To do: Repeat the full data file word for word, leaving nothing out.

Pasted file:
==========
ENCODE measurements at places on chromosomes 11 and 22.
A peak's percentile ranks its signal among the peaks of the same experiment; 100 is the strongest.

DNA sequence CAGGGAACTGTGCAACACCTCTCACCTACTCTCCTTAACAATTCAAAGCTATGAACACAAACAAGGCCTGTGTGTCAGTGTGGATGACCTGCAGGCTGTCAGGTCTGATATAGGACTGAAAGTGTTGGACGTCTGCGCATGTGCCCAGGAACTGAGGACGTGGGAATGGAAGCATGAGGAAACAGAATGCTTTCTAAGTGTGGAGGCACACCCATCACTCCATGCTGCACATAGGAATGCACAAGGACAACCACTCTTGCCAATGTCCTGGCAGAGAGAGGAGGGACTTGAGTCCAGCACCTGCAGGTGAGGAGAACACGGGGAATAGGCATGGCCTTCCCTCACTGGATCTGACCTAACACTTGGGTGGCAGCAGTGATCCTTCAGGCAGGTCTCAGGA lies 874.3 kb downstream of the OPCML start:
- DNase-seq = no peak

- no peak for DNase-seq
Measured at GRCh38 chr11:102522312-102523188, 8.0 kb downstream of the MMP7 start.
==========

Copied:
ENCODE measurements at places on chromosomes 11 and 22.
A peak's percentile ranks its signal among the peaks of the same experiment; 100 is the strongest.

DNA sequence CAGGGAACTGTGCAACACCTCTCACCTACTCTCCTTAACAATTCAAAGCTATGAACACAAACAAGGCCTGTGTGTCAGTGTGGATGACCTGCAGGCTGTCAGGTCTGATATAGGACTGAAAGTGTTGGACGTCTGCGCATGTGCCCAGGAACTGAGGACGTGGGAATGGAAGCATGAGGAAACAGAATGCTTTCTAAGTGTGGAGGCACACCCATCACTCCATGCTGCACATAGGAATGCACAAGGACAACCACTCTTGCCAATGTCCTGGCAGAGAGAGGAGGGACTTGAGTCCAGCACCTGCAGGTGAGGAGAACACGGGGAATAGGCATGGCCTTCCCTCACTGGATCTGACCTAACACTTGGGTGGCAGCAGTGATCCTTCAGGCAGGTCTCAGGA lies 874.3 kb downstream of the OPCML start:
- DNase-seq = no peak

- no peak for DNase-seq
Measured at GRCh38 chr11:102522312-102523188, 8.0 kb downstream of the MMP7 start.